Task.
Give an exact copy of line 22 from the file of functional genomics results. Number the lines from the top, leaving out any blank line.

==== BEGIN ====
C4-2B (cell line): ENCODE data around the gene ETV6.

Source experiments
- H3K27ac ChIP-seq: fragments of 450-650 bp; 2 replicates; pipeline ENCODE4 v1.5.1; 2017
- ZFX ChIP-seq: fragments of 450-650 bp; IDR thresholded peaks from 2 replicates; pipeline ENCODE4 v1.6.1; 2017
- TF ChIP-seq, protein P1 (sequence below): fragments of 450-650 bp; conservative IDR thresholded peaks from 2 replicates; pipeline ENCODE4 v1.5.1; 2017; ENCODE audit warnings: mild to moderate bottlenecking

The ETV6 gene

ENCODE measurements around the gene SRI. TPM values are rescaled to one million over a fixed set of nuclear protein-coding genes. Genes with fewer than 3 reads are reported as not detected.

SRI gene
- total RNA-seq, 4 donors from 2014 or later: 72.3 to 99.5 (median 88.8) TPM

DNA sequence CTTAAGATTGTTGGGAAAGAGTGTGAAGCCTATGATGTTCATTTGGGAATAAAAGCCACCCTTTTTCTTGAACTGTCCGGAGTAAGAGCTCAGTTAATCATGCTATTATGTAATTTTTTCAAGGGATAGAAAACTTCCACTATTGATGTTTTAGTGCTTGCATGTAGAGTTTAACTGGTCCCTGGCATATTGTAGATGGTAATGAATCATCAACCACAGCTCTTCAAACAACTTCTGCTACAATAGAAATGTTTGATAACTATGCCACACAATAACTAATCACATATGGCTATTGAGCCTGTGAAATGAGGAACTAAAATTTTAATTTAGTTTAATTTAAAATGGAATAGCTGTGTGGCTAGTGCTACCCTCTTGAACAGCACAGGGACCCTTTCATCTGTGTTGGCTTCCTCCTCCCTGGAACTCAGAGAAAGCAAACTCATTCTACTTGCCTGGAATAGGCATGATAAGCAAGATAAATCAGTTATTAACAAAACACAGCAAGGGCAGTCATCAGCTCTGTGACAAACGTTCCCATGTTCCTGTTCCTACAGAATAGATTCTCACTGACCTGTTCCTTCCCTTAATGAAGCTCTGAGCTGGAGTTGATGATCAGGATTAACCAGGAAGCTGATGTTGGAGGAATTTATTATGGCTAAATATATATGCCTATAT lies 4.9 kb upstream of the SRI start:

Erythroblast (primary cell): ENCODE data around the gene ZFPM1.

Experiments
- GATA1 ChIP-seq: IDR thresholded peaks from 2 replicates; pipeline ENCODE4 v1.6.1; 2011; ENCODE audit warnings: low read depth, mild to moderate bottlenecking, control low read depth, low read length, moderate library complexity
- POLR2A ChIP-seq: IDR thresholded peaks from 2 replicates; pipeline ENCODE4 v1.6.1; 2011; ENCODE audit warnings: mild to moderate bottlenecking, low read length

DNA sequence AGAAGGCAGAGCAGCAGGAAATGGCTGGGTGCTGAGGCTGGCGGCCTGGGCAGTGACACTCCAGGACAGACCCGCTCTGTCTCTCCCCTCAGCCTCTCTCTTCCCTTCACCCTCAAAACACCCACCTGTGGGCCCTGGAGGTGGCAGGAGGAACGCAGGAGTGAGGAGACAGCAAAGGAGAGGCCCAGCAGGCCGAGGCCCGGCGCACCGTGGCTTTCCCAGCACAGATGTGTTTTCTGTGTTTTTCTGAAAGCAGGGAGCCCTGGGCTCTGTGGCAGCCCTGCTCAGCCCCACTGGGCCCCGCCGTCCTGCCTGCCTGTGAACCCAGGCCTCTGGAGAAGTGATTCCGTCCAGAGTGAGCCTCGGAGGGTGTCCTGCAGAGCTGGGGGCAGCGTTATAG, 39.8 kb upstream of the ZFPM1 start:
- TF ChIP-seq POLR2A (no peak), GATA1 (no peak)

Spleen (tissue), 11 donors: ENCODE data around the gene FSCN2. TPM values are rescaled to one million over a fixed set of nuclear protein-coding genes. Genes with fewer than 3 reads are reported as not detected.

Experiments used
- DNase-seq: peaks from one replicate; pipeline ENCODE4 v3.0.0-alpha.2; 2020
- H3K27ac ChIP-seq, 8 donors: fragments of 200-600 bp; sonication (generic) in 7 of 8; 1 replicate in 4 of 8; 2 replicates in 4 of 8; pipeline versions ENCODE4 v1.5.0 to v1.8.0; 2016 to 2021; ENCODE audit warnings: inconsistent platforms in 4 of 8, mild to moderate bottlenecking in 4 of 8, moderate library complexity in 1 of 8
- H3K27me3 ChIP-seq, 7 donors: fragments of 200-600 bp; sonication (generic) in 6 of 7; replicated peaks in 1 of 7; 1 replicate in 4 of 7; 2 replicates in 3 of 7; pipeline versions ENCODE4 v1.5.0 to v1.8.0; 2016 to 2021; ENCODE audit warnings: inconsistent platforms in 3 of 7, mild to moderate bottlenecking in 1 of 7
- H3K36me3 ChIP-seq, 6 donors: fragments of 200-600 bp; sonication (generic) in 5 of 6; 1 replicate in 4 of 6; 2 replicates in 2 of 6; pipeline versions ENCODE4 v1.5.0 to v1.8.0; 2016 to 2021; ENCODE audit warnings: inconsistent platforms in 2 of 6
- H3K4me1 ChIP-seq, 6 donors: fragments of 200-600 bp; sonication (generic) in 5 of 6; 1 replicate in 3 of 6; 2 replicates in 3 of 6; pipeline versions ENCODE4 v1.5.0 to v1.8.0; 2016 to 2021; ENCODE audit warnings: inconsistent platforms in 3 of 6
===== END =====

- H3K36me3 ChIP-seq, 6 donors: fragments of 200-600 bp; sonication (generic) in 5 of 6; 1 replicate in 4 of 6; 2 replicates in 2 of 6; pipeline versions ENCODE4 v1.5.0 to v1.8.0; 2016 to 2021; ENCODE audit warnings: inconsistent platforms in 2 of 6